MB: I didn’t have to give Steph any advice—he got enough of that from his dad. But I’ll always have those memories about Steph growing up with my kids and them playing with each other. I had Dell dress up as Barney at one of my son’s birthday parties because the suit was too big for me. And then Steph realized, Hold on, is that dad in that suit? Giving them little airplane rides in the locker room and all that. He just was a great kid. He enjoyed being around the locker room and being around that type of atmosphere, and as you see, he took it and ran with it as far as he could.
SLAM: You’re involved in a lot of youth basketball camps and programs. What’s the biggest piece of advice you give to undersized guards with dreams of playing at a high level?
MB: For one, you got to believe in yourself. You got to believe in yourself and be realistic about what your talent level is. And if [it’s not there], you got to continue to keep working in the gym and getting better. That’s the only way you’re going to get better. It don’t happen in the games. It happens during the times when you’re trying to sharpen up your skills. I always tell the kids: This game—tall or small—the game is a basketball ball. If you have that understanding that this is what you want to do, then you got to put the time and energy and effort into it to make it become true. Because a lot of folks want to discount you and tell you what you should be doing, but as long as you know what you want to do, you’re in control.
SLAM: Were there times during your career when the doubters got to you and if so, how did you overcome that?
MB: I won’t say they got to me, but no one likes to hear negativity about themselves. I was blessed [because] I was dealing with it for a long time and I’ve been accustomed to hearing it, and so it’s in one ear and out the other. I always knew who I was and what I was capable of doing. It was just a matter of going out there and doing it.
SLAM: Beyond having that confidence, what were the key components of your game that allowed you to be successful?
MB: It was the information. The information I was able to obtain as a kid. Learning that point guard position as a smaller kid. How to run your team. How to make guys around you better. At the same time, how to control the tempo, how to have an impact on defense. All of that information allowed me to play the game the right way, [regardless of] if I was 6-0 tall. Because a point guard’s responsibilities are still his responsibilities. They don’t change. You become the extension of the coach and hopefully you can control it and display it as coach sees it. And when you have that understanding from a coach, and that coach has that understanding from you, then that’s when you feel like you’re in a good place.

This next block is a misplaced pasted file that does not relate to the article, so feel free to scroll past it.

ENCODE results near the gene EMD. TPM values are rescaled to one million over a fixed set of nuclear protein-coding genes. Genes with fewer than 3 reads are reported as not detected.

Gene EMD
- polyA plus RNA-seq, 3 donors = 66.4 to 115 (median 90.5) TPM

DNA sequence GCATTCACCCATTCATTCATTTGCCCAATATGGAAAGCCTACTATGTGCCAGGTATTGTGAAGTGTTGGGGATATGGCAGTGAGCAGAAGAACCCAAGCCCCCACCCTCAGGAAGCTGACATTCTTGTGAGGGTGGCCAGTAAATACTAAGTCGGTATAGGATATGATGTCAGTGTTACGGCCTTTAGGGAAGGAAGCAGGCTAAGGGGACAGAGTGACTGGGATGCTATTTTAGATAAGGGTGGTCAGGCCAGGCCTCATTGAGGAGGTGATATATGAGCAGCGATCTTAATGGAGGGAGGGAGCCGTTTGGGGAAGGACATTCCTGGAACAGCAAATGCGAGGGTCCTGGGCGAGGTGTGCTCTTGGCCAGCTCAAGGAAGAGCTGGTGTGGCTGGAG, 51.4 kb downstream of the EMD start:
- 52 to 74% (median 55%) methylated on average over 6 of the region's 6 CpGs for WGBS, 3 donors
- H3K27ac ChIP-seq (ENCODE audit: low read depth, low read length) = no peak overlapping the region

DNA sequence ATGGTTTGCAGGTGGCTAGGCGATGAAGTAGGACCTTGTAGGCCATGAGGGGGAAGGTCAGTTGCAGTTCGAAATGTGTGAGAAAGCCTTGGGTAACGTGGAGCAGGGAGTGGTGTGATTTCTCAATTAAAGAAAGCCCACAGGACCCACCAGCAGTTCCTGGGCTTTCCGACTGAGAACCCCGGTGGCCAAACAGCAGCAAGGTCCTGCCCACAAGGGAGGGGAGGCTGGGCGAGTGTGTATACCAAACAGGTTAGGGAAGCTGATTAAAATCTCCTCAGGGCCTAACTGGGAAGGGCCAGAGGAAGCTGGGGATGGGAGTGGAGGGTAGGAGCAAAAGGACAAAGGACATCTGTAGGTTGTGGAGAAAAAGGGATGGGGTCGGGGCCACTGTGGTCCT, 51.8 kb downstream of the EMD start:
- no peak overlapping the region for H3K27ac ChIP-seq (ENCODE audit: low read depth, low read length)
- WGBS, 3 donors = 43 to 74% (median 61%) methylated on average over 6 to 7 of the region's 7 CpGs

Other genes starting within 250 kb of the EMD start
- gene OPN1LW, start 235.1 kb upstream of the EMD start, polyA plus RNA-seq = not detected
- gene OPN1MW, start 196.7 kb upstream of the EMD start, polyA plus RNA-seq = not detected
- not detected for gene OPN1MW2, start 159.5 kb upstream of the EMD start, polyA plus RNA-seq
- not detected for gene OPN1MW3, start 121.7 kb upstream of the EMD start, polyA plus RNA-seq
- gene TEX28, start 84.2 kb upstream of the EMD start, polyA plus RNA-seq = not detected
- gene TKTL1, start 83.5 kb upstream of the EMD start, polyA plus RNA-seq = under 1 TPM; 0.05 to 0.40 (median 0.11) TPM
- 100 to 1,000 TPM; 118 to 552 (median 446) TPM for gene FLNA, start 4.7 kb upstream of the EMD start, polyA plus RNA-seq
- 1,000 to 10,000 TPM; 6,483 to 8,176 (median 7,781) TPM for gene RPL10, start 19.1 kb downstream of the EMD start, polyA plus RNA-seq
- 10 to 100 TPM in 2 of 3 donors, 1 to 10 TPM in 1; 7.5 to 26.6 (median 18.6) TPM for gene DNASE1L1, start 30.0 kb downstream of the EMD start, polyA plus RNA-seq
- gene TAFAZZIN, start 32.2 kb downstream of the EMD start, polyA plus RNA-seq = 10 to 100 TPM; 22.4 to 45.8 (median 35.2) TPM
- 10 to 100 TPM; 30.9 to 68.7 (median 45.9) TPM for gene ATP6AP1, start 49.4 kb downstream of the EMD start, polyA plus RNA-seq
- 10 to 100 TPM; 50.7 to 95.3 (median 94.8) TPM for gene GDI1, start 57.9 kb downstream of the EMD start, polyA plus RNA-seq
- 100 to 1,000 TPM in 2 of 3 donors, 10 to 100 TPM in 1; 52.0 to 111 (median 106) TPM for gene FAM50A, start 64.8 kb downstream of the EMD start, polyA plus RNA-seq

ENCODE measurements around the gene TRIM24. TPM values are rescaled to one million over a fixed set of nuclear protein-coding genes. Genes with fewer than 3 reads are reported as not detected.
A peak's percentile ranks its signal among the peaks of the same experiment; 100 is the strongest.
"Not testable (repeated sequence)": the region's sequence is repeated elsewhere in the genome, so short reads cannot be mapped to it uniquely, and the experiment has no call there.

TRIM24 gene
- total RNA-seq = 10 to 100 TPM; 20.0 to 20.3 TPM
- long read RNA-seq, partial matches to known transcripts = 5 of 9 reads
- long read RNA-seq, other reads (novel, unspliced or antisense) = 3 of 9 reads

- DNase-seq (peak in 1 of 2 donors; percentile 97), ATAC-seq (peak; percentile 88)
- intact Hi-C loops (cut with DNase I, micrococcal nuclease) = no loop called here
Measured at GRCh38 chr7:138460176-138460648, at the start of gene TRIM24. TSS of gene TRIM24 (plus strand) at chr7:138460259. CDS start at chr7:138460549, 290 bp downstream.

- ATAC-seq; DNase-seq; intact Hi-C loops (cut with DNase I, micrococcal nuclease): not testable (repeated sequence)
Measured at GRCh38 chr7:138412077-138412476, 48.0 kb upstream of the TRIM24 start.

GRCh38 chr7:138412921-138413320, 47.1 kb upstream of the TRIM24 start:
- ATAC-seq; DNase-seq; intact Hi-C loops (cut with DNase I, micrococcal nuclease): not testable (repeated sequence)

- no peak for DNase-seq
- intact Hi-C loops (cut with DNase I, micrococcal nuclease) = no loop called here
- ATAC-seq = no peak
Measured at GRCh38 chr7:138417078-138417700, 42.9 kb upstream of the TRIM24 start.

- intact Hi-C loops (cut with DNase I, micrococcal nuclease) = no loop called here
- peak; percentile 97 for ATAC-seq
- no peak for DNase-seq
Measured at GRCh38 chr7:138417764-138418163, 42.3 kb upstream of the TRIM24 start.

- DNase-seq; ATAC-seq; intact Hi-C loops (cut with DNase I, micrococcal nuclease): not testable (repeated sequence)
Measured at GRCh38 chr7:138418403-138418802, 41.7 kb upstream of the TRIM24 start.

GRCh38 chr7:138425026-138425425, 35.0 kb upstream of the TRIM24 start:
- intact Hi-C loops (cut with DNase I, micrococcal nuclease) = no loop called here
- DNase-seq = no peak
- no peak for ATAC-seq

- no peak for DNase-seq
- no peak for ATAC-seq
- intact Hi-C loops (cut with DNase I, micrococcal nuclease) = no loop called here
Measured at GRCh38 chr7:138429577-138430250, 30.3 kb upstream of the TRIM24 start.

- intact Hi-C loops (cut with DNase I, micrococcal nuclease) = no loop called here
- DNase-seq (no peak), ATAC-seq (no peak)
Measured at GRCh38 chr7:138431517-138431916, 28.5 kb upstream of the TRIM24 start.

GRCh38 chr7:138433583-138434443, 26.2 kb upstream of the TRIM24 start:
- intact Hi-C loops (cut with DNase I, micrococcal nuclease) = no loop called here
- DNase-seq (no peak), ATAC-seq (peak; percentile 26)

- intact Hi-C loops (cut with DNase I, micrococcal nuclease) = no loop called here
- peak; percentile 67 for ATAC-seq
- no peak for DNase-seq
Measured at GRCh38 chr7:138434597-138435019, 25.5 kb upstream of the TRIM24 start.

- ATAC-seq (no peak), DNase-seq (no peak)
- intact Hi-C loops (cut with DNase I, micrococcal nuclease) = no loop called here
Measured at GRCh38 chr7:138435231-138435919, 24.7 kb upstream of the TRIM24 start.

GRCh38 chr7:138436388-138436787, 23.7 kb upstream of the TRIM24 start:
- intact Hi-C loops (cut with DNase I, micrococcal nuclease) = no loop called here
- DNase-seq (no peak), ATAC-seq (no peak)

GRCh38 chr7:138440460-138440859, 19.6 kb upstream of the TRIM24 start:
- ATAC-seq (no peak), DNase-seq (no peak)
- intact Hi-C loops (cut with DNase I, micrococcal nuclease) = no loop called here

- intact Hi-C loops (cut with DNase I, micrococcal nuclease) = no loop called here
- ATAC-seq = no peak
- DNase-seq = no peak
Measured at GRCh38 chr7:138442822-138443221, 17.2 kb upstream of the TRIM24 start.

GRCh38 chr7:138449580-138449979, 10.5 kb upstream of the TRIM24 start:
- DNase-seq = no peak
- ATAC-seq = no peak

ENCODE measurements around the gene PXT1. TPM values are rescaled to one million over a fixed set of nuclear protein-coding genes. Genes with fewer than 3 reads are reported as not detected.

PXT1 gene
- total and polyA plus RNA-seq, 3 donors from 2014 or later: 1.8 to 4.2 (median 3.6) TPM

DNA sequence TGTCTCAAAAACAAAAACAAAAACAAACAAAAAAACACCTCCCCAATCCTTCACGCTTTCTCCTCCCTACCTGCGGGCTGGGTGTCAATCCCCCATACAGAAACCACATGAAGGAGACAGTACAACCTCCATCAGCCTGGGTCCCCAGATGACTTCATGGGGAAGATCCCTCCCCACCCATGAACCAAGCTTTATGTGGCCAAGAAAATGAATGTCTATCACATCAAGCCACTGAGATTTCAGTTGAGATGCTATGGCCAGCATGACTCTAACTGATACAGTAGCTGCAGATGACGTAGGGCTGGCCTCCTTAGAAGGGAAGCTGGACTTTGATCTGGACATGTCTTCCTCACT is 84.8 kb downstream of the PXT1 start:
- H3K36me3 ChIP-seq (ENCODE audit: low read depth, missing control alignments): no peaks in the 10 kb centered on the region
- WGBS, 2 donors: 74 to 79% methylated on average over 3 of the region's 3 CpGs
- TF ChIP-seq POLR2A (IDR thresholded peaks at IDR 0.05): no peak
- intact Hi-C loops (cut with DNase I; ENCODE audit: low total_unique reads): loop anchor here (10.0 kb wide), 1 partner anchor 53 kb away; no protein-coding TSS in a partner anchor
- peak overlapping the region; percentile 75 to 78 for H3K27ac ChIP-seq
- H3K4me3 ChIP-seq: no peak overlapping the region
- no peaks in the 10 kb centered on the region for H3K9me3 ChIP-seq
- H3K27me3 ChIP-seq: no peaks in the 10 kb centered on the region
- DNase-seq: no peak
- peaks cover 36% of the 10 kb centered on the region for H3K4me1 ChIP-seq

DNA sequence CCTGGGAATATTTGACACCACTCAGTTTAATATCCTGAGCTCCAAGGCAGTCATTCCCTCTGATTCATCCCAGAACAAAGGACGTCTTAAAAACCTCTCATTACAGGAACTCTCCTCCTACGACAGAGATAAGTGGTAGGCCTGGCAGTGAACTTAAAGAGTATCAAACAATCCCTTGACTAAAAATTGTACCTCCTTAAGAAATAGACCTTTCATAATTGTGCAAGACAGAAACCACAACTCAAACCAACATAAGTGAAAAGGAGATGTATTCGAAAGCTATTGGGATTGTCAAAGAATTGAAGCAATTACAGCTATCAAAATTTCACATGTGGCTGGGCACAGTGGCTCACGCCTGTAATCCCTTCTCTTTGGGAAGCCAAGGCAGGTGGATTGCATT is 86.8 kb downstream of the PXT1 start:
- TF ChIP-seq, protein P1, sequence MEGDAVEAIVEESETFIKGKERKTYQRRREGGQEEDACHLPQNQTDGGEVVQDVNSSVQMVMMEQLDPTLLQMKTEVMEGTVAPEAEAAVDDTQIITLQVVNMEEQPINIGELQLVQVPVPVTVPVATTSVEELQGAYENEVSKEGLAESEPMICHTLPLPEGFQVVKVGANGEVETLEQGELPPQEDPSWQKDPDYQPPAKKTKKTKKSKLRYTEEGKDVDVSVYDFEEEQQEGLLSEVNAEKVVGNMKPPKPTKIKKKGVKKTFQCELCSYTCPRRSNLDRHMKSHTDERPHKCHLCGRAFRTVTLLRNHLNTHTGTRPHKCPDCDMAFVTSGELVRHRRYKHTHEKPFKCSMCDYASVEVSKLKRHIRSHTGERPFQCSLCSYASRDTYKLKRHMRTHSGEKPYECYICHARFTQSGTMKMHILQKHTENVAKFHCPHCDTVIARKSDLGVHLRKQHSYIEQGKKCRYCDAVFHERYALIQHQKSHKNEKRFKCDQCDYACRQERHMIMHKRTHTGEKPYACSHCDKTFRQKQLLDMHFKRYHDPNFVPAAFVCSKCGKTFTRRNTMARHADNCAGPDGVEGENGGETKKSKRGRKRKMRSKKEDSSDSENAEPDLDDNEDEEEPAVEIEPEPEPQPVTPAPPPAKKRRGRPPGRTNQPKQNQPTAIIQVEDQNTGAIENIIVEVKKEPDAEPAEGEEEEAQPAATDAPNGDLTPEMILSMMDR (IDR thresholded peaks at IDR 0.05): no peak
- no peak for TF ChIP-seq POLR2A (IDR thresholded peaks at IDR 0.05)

SLAM: You were in the first Space Jam. What are your thoughts on them doing the sequel?
MB: You hear so much about it, you just wonder what the concept is going to be. We saved the planet, maybe they’re going to destroy the planet? I don’t know who the cast members are—the only thing we’ve heard about is LeBron. It’ll be interesting to see how they tackle this project.
SLAM: What was the vibe on set when you were filming the original?
MB: It was awesome. It was mind-boggling for me. Being on the set, shooting, having fun. I had no idea we would be talking about it today being such an iconic classic movie that was really meant for the entire household. It’s an honor to be part of it.
NBA All-Star Weekend will take place Feb. 15-17 in Charlotte, NC. For more info and event tickets, click here.
Alex Squadron is an Associate Editor at SLAM. Follow him on Twitter @asquad510.
Photos via Getty.